Wildfires in Norway; risk, trends and their relation to drought
Wildfires burn large areas every year, affecting the carbon cycle, terrestrial ecosystems, and human society and economy. Whereas the ignition of fire is relatively arbitrary, and typically caused by lightning or humans (e.g. cigarettes, campfires, sparks from a train), the conditions necessary to make a wildfire out of ignition depends on meteorology, hydrology and the availability of combustible material. These conditions determine the fire risk, which is typically high during dry meteorological and hydrological conditions, the 2018 summer being an extreme example.
The project formulation is flexible and will be shaped in collaboration with the student.
Potential research questions:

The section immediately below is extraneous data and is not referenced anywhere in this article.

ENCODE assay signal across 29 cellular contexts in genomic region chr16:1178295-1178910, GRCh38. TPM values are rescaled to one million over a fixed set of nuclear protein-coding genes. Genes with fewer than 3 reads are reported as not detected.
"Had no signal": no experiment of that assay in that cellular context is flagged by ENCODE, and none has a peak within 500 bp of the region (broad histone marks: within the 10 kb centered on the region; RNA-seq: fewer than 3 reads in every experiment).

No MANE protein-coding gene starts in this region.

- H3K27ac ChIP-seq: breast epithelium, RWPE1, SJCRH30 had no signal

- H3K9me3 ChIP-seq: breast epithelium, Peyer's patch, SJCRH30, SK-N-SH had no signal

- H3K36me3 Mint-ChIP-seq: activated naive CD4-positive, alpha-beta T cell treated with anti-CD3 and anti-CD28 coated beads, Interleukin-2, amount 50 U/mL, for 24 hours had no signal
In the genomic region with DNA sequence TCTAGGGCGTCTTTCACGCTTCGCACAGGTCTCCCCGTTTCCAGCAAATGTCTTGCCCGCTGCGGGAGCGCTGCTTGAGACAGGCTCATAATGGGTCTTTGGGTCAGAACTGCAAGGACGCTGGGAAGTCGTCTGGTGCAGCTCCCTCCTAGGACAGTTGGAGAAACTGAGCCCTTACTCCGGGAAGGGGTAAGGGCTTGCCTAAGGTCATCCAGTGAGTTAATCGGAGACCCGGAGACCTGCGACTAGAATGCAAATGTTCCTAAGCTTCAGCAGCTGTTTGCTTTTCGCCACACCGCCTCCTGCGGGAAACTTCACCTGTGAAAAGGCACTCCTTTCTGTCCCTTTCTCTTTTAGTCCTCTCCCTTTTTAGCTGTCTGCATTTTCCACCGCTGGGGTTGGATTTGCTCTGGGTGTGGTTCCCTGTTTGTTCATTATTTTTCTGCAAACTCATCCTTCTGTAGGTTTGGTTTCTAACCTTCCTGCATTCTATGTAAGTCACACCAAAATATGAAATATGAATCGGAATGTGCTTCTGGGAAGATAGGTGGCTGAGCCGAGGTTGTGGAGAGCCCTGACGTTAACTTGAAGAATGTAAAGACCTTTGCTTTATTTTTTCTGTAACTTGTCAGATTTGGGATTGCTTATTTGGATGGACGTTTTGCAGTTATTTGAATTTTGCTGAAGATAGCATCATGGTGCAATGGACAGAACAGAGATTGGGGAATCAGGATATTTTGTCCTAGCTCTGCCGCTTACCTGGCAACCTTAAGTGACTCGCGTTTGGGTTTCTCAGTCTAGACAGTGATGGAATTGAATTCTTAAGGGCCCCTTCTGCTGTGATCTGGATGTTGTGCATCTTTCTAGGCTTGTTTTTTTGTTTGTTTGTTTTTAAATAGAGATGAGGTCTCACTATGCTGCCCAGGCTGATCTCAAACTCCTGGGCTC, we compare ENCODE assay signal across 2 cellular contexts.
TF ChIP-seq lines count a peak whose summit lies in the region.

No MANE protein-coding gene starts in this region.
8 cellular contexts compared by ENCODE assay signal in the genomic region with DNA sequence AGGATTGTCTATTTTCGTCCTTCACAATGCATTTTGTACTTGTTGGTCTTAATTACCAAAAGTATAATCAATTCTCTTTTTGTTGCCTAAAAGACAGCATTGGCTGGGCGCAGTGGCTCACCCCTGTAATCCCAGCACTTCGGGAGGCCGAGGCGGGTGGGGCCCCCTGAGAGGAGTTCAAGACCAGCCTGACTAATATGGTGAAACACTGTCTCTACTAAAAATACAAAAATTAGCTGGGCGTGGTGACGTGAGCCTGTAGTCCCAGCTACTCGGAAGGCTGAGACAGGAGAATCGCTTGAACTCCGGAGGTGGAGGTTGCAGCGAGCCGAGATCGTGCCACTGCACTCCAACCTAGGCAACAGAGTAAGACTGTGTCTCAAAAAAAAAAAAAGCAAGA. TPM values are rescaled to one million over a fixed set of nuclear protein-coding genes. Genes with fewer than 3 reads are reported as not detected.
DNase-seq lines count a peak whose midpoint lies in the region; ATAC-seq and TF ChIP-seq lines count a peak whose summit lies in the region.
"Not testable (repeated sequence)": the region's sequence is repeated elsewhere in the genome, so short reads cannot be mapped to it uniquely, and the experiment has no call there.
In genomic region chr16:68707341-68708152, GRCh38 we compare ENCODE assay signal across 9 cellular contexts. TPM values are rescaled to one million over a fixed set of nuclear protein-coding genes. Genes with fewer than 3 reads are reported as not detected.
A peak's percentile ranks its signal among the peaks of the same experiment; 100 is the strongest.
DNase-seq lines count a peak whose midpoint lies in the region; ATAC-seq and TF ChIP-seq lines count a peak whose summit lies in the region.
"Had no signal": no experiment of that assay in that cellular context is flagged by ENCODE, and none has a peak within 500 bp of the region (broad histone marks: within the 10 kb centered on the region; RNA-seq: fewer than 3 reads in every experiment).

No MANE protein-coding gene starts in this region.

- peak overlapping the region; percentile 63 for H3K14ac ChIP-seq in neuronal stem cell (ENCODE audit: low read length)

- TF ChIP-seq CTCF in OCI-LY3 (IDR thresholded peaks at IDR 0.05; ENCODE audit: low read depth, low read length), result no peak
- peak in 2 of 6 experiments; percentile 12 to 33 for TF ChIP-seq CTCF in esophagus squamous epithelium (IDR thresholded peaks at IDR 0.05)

- Has there been changes in the fire risk (e.g. frequency, magnitude, timing) in Norway over the last decades?
- If we observe changes, what are the main underlying reasons?
- Which factors/thresholds (e.g. prior and concurrent fire risk, drought indices, meteorological and hydrological conditions), or a combination thereof, can explain when and where wildfires have occurred the recent decades?
Methods include computing trend and/or spatiotemporal patterns in wildfires, the Fire Weather Index (FWI) and various drought indices. Using statistical/machine learning methods to investigate relations between hydrometeorological conditions and wildfire occurrences.
Norwegian hydrometeorological data is available online/from The Norwegian Meteorological Institute (MET) (SeNorge data). We will also need a historical dataset of wildfires (e.g. by Norwegian Directorate for Civil Protection (DSB) statistics and/or literature study).
The project can be expanded to include other countries as well if we are able to get sufficient data.